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Baltimore housing department to demolish nearly 600 buildings

Baltimore housing department to demolish nearly 600 buildings

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The city housing department has signed an agreement to use nearly $10 million from a national foreclosure abuse settlement to demolish 578 mostly derelict buildings and houses in 10 Baltimore communities, in some cases relocating homeowners and renters so entire blocks can be razed.

Some of the West Baltimore houses to be demolished using nearly $10 million in foreclosure settlement funds: top, the first block of North Gilmor Street, as seen from the street, where some buildings due to come down are marked with large X’s. (Maximilian Franz/The Daily Record)

The city’s Board of Estimates gave its approval to the agreement Wednesday. Housing officials did not respond to questions about when the demolitions would begin.

The demolitions will be funded with a part of a $25 billion national settlement reached by 49 state attorneys generals in February 2012 with the five largest mortgage lenders — Bank of America, JPMorgan Chase, Wells Fargo, Citigroup and Ally Financial.

The funds are part of Maryland’s share of the settlement, $895 million.

Under the plan, $9.25 million in settlement funds will be used to demolish the vacant and blighted housing and relocate owners and tenants. The remaining funds, $750,000, will be directed to an existing city homebuyer’s assistance program to aid in purchasing of previously vacant, now renovated, properties.

The demolitions will be a part of the city’s Vacants to Value program and will include several city communities, including Oliver, Milton, Harlem Park and Greenmount West.

The Vacants to Value program is a key initiative of Mayor Stephanie Rawlings-Blake to winnow down some of the 16,000 vacant houses and buildings that are scattered throughout most of the neighborhoods of Baltimore, in part by selling some of the structures to investors and developers and through demolition.

The use of the foreclosure abuse settlement funds for demolitions has raised criticism from some local housing advocates.

On Aug. 1, Marceline White, executive director of the Maryland Consumer Rights Coalition, wrote a letter to city Housing Commissioner Paul T. Graziano “encouraging” him to use part of the $10 million in settlement funds to help struggling homeowners in Baltimore avoid foreclosure.

“Since 2008, Baltimore city families have received 89,903 notices of intent to foreclose on their homes,” the letter said. “Moreover, in 2013 alone, foreclosure filings in Baltimore to date already total 2,533, which means the annual total for this year is likely to exceed the 2012 total of 2,793.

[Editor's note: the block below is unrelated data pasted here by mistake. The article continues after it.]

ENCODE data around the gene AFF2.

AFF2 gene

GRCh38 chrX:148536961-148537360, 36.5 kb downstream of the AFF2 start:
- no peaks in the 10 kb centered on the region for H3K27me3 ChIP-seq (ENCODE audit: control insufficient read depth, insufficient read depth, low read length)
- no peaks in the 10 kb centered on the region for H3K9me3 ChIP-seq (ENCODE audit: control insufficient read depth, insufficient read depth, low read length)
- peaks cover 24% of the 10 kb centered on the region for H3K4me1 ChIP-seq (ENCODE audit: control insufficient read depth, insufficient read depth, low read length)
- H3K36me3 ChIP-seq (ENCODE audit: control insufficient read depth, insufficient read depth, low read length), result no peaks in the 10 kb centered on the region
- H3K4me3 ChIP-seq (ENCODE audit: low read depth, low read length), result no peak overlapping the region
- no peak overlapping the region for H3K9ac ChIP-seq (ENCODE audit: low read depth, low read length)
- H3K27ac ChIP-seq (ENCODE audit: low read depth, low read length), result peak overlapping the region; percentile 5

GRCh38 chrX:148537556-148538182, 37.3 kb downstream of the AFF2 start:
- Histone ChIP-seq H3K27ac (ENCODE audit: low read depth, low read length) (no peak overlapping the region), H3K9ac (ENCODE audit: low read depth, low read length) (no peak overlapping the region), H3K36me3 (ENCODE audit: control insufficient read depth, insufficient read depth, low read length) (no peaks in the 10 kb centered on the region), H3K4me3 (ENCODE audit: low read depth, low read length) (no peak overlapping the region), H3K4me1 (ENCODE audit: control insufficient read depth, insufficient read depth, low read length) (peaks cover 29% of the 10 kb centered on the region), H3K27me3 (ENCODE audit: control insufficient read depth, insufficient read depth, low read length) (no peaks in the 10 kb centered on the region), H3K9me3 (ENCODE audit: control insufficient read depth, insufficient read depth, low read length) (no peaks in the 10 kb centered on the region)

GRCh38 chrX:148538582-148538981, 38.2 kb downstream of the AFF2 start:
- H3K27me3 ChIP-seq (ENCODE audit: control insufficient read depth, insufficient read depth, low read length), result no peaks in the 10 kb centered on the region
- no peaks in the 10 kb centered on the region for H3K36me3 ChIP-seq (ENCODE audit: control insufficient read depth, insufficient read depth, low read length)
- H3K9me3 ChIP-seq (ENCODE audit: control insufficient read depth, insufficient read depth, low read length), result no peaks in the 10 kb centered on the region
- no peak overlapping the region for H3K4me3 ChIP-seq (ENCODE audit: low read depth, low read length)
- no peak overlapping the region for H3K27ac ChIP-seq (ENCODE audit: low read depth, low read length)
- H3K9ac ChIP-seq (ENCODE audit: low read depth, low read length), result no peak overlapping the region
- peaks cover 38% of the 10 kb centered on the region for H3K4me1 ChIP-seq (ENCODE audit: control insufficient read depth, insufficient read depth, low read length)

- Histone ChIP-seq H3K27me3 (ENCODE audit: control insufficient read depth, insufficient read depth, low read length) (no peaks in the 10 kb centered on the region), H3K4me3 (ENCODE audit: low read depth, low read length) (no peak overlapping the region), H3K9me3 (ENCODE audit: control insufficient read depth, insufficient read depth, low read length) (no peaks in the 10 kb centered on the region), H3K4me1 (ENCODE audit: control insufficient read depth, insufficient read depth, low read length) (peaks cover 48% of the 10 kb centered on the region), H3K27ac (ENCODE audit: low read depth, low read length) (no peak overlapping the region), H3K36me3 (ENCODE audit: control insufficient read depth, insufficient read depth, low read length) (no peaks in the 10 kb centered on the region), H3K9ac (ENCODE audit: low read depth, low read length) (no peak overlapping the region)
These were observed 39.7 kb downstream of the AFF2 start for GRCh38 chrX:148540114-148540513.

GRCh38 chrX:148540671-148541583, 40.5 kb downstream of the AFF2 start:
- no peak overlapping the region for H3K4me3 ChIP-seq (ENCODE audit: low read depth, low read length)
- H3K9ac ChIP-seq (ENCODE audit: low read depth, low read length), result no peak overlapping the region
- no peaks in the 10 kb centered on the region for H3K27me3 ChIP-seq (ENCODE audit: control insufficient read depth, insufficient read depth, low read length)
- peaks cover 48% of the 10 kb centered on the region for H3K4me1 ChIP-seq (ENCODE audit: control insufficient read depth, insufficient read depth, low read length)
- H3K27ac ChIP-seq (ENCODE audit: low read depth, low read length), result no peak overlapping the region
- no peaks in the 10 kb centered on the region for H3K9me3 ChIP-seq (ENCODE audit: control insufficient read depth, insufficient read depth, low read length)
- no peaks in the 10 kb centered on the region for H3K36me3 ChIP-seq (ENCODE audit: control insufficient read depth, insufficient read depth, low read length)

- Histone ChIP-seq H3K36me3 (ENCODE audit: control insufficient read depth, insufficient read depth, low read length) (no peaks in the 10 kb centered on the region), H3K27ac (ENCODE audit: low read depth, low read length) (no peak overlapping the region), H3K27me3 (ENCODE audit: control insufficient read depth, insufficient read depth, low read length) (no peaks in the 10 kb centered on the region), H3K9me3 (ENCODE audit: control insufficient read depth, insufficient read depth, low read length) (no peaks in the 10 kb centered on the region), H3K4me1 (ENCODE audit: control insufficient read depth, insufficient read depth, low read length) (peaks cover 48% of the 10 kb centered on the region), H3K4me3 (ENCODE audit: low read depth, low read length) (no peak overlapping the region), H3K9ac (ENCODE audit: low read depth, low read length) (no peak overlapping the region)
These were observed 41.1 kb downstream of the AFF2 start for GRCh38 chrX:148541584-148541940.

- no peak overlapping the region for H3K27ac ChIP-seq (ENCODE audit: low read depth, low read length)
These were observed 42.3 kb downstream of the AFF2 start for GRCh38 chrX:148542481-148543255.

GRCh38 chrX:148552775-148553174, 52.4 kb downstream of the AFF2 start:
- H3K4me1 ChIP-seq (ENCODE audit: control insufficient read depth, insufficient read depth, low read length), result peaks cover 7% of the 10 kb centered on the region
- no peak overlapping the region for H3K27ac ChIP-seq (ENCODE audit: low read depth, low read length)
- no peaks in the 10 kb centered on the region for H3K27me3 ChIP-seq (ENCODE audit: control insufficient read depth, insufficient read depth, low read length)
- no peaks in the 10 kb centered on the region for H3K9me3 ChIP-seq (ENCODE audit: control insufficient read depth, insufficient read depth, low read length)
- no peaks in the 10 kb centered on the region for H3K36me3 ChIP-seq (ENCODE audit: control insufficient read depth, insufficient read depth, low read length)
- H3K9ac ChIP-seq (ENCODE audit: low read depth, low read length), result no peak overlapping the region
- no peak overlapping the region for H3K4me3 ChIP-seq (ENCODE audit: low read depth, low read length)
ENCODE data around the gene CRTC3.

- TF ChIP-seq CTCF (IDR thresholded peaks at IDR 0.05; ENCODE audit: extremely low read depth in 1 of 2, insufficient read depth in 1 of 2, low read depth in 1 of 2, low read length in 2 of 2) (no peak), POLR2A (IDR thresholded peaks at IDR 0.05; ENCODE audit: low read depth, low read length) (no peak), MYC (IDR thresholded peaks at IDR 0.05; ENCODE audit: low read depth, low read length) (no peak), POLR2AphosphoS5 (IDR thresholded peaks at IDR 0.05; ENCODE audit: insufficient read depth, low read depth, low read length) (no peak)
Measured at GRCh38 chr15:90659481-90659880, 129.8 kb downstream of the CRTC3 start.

“Yet the $10 million plan that was submitted and approved for Baltimore city’s use of mortgage settlement funds does not contain solutions that will enable current homeowners to stay in their homes.”

White said Tuesday that she had not received a reply from Graziano. The letter was also signed by several other groups, including AARP Maryland, Associated Black Charities, Baltimore Jewish Council and Baltimore Neighborhoods Inc.

The mayor defended the expenditure of the settlement funds for the demolitions.

“We were very diligent to make sure that with the settlement funds all of the areas that are allowable are covered,” Rawlings-Blake said Wednesday, citing “neighborhood stabilization” as one of the acceptable expenditures of the funds.

The mayor said her administration had committed to rehab or demolish a total of 3,000 vacant homes over the next decade.

Cheron Porter, a spokeswoman for the city housing agency, said in a statement that the costs were justified from the settlement funds to help stabilize some of the city’s neighborhoods.

“Vacant and abandoned properties resulting from the mortgage foreclosure crisis in Baltimore add to thousands of pre-existing vacancies that already blight our city,” the statement said.

“The majority of vacant properties in the city are in severely distressed areas where there is insufficient demand to support rehabilitation. Large-scale demolition of these buildings is the only way to address deeply imbedded blight, improve health and safety for residents, advance the real estate markets of these neighborhoods and to create possibilities to repurpose land in ways that better serve the city’s plan for growth.”

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